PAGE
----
It was a total surprise to Jalissa Jones the day she learned she was Olympia School District’s Teacher of the Year. The impromptu meeting in the McLane Elementary School library drew the curiosity of the teachers, as both the principal and superintendent were in attendance. “We had no idea,” remembers Jalissa. The audience heard about a person who engaged the community and had many positive aspects. “All the teachers know all the kids,” says Jalissa, who thought the description being given applied to each her teaching peers. Then they announced that Jalissa who was receiving the high recognition of Teacher of the Year.
Jalissa has been teaching at McLane Elementary School for the past three years. “My principal nominated me,” she says. Dannie Clark, principal, appreciates Jalissa’s attention to establishing relationships. “I really love and appreciate our principal,” she says, noting that relationship sets a tone for everything.
“Working with and collaborating with multiple stakeholders is important to me,” says Jalissa. One of those people is Cindy Torres, the multi-lingual specialist. Students in Jalissa’s classroom have had native languages including Spanish, Vietnamese and Tegula. She values creating the optimal relationships with her students and having respect for the community at large. Her natural demeanor attracts students to interact with her.
Jalissa Jones’ Road to the Classroom
The McLane Elementary third-grade classroom is her first career teaching position. It began three years ago in the midst of the pandemic. Before she had her own classroom in person, she was doing all her teaching remotely. The second half of the year shifted to a hybrid version of teaching with half the classroom attending on alternating days. Last year was a transition to a full-time, in-person classroom. This year things are more ‘normal,’ whatever that really means. Adapting to change has been a hallmark for these unusual times.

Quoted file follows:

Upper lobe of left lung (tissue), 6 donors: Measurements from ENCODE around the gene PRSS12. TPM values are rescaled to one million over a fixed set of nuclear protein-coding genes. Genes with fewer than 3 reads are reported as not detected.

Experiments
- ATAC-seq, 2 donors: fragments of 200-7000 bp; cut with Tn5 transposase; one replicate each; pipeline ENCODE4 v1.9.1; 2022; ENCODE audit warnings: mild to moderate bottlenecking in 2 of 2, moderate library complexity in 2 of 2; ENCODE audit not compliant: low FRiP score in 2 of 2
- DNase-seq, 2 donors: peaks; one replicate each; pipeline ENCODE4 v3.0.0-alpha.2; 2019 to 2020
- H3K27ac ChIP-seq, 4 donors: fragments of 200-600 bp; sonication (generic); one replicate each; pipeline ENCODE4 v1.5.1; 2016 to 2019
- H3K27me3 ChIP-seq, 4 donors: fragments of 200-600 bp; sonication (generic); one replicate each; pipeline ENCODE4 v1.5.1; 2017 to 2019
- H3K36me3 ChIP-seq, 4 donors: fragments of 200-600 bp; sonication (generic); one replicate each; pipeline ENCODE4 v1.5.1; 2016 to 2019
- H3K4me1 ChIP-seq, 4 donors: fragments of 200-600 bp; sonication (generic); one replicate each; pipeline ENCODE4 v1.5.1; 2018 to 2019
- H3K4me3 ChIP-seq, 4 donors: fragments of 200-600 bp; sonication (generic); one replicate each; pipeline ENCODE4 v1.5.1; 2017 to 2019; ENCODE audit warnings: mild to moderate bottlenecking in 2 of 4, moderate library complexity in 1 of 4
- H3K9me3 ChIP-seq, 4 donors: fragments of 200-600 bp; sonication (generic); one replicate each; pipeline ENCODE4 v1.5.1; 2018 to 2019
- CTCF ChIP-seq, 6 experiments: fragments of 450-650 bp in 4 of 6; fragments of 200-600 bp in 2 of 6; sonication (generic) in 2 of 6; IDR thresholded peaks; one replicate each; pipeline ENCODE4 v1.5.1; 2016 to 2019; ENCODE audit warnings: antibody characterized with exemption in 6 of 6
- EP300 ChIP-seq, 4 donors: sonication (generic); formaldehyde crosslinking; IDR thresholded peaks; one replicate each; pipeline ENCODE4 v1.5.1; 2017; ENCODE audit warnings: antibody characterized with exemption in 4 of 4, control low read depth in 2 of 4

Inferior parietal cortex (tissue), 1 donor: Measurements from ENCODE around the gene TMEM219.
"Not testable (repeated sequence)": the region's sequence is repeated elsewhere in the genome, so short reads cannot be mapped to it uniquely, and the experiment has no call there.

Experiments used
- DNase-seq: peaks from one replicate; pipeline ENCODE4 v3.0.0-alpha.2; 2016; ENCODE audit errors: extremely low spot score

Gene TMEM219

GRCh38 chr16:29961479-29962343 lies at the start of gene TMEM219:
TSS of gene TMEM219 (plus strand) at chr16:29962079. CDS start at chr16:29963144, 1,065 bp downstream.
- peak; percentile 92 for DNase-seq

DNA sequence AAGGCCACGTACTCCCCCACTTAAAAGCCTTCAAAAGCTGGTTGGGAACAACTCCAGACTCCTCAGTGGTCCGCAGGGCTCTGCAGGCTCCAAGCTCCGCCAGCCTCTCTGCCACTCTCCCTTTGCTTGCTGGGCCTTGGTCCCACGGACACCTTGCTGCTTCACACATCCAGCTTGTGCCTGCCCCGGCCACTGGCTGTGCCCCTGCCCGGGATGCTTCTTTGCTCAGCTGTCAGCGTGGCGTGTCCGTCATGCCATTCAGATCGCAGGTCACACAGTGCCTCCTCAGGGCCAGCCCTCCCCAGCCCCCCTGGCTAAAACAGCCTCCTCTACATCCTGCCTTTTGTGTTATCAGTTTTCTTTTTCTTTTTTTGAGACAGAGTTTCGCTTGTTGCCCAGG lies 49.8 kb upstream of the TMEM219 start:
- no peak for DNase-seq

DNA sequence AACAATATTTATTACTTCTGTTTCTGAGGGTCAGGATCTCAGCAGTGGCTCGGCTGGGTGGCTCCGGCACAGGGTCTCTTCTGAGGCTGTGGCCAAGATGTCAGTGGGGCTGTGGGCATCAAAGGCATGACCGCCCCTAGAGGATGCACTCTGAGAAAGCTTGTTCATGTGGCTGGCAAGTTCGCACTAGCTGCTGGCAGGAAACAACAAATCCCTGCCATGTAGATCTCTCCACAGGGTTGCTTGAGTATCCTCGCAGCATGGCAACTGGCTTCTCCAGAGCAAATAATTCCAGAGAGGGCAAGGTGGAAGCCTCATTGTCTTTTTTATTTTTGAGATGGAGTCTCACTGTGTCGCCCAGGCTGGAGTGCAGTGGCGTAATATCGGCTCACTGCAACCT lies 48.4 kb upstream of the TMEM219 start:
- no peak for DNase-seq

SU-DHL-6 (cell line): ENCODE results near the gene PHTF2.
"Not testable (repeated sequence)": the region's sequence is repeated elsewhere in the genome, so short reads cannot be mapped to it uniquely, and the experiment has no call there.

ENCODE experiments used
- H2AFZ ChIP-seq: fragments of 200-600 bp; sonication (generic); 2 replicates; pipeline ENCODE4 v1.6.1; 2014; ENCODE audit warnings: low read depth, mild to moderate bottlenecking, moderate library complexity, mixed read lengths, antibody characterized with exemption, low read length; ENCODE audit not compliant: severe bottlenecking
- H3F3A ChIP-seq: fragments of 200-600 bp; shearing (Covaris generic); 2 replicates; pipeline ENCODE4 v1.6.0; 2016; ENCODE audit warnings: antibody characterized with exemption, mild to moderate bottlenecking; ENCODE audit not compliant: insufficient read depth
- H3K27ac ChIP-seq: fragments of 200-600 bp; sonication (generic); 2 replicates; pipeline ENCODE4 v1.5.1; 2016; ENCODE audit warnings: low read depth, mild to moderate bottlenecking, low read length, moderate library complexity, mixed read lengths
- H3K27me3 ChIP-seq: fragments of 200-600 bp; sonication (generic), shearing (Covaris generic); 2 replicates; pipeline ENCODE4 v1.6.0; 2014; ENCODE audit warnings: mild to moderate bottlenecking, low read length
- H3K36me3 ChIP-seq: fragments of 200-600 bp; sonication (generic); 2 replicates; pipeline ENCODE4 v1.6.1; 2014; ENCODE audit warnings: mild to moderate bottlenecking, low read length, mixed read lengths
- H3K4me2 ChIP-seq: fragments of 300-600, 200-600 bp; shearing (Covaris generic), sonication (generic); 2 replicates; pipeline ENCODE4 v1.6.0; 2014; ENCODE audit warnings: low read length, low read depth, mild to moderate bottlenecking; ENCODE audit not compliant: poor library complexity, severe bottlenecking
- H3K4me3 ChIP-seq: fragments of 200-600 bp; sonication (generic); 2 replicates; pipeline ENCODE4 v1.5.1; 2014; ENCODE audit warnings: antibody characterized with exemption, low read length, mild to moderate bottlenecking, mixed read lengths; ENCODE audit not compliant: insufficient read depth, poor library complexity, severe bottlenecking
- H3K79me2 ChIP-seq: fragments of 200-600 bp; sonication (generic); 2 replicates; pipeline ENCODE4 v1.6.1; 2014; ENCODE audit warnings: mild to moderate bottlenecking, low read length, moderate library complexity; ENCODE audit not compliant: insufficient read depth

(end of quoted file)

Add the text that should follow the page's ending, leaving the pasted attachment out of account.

Jalissa moved from Tacoma to Olympia when she was 13. She graduated from Capitol High School and then attended and graduated from The Evergreen State College. “I really wanted to teach middle school,” explains Jalissa. Her student teaching took place in a fifth grade class, which she thought was near to the middle school age. As she pursued her post graduate work, she wanted to be focused on middle school but because of available programs and her time frame, Jalissa enrolled into a program at the University of Washington where she would become certified for kindergarten through eighth grade.
Martinez Fellowship Supports Educators of Color
During this time, Jalissa became part of the Martinez Fellowship, a program to help recruit and retain teachers of color in the State of Washington. The Fellowship puts a priority on the personal and professional growth of educators of color. Through holistic programming the educators are supported with tools, resources, and community during their first years of teaching. The Martinez Fellowship helps to create thriving and transformational education leaders. This connection led to the offer of her teaching third grade at McLane. She accepted. Clearly, results show Jalissa has optimized this opportunity and connected authentically with students, her peers, and the school community. “I do love being a teacher,” says Jalissa, adding, “Education is liberation and power.”
Being a teacher takes a lot of time. Jalissa enjoys homelife with her two large dogs, Otis, a husky, and Peanutbutter, a Pitbull rescue. She still has family in Tacoma and enjoys time with them.
Teacher of the Year
Teacher of the Year Candidates exemplify the following characteristics:
- The teacher has the respect of their community.
- The teacher is knowledgeable in their field and guides students of all backgrounds and abilities to achieve excellence.
- The teacher collaborates with colleagues, students and families to create a school culture of respect and success.
- The teacher deliberately connects the classroom and key stakeholders to foster a strong community at large.
- The teacher demonstrates leadership and innovation in and outside of the classroom walls that embody lifelong learning.
- The teacher expresses themselves in an engaging and effective way.
As the Olympia School District winner, Jalissa is eligible to compete regionally and ultimately state-wide for Teacher of the Year. She feels honored and will be recognized at an upcoming board meeting. “I am life- long learner,” says Jalissa, and it shows!
Learn more on the Olympia School District website. If you want to nominate a teacher, go to the Washington Office of Superintendent of Public Instruction.